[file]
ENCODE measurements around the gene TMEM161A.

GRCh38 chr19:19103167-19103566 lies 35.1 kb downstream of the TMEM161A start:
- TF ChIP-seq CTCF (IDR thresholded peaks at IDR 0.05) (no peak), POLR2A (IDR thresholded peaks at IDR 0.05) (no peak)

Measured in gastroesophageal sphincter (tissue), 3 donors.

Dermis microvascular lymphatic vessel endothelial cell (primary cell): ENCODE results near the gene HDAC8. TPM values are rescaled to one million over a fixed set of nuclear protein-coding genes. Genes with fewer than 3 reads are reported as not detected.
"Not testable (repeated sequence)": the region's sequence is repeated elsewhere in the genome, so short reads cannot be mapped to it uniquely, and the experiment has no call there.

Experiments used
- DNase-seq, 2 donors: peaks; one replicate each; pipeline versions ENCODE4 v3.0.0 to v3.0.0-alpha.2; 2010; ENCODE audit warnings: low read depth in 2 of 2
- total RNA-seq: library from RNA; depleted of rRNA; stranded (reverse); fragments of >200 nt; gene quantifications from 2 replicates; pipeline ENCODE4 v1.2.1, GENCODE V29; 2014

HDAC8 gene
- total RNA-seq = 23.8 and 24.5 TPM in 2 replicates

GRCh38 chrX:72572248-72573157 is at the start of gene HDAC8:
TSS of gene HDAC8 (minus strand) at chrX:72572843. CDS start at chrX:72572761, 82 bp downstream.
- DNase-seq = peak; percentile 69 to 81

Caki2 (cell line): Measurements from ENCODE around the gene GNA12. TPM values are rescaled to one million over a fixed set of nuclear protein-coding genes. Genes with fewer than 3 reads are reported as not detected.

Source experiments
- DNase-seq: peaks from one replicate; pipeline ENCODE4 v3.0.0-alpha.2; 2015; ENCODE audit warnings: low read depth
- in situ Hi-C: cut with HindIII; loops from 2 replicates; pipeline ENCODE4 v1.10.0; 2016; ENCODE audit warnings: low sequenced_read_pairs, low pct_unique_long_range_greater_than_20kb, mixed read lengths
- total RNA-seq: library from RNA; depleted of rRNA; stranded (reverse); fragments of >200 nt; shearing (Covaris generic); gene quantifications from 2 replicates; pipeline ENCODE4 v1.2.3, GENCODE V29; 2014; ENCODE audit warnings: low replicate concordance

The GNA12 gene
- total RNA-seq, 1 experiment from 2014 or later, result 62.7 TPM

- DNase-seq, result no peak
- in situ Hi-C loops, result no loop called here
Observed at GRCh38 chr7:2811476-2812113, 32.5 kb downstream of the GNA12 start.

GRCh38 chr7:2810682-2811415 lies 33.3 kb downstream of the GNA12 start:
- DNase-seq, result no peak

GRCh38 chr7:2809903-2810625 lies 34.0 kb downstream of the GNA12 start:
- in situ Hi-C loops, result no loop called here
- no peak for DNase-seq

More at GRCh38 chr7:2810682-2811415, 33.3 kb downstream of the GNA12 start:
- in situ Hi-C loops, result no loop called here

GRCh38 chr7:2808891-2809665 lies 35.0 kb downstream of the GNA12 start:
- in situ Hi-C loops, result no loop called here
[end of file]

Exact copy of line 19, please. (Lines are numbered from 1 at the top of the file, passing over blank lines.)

- total RNA-seq: library from RNA; depleted of rRNA; stranded (reverse); fragments of >200 nt; shearing (Covaris generic); gene quantifications from 2 replicates; pipeline ENCODE4 v1.2.3, GENCODE V29; 2014; ENCODE audit warnings: low replicate concordance